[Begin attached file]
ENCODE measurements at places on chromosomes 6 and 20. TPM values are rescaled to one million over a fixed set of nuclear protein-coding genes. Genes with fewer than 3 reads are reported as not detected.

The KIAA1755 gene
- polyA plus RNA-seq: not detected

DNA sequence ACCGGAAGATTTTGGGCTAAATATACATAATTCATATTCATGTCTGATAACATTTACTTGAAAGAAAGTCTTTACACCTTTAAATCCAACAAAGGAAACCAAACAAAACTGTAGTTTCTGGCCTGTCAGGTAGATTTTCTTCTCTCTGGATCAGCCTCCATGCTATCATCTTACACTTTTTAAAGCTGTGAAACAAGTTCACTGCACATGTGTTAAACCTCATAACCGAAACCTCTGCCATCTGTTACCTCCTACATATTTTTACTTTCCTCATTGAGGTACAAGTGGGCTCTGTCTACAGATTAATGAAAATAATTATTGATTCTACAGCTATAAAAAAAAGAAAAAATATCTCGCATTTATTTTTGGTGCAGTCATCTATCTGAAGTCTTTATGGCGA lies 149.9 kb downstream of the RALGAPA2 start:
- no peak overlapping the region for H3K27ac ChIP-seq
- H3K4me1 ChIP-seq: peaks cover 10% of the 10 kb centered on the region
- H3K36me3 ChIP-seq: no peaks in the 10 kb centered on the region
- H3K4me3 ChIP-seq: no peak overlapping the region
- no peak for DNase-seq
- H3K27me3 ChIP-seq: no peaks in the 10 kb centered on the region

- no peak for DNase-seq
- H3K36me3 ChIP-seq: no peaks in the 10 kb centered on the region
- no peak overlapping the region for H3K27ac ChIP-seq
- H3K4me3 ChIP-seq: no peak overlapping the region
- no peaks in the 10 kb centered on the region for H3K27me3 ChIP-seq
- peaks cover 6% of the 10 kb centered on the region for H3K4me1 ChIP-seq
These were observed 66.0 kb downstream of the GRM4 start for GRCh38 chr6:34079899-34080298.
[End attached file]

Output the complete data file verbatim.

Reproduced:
ENCODE measurements at places on chromosomes 6 and 20. TPM values are rescaled to one million over a fixed set of nuclear protein-coding genes. Genes with fewer than 3 reads are reported as not detected.

The KIAA1755 gene
- polyA plus RNA-seq: not detected

DNA sequence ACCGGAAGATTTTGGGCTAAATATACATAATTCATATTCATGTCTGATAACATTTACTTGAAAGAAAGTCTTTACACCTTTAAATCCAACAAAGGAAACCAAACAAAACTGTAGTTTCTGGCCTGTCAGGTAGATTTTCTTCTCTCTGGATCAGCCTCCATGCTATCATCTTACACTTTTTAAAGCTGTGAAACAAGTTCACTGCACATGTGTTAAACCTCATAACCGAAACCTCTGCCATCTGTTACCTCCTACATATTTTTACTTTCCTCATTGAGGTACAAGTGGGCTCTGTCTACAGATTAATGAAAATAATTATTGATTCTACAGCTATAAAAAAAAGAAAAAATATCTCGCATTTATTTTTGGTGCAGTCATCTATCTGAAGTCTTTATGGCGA lies 149.9 kb downstream of the RALGAPA2 start:
- no peak overlapping the region for H3K27ac ChIP-seq
- H3K4me1 ChIP-seq: peaks cover 10% of the 10 kb centered on the region
- H3K36me3 ChIP-seq: no peaks in the 10 kb centered on the region
- H3K4me3 ChIP-seq: no peak overlapping the region
- no peak for DNase-seq
- H3K27me3 ChIP-seq: no peaks in the 10 kb centered on the region

- no peak for DNase-seq
- H3K36me3 ChIP-seq: no peaks in the 10 kb centered on the region
- no peak overlapping the region for H3K27ac ChIP-seq
- H3K4me3 ChIP-seq: no peak overlapping the region
- no peaks in the 10 kb centered on the region for H3K27me3 ChIP-seq
- peaks cover 6% of the 10 kb centered on the region for H3K4me1 ChIP-seq
These were observed 66.0 kb downstream of the GRM4 start for GRCh38 chr6:34079899-34080298.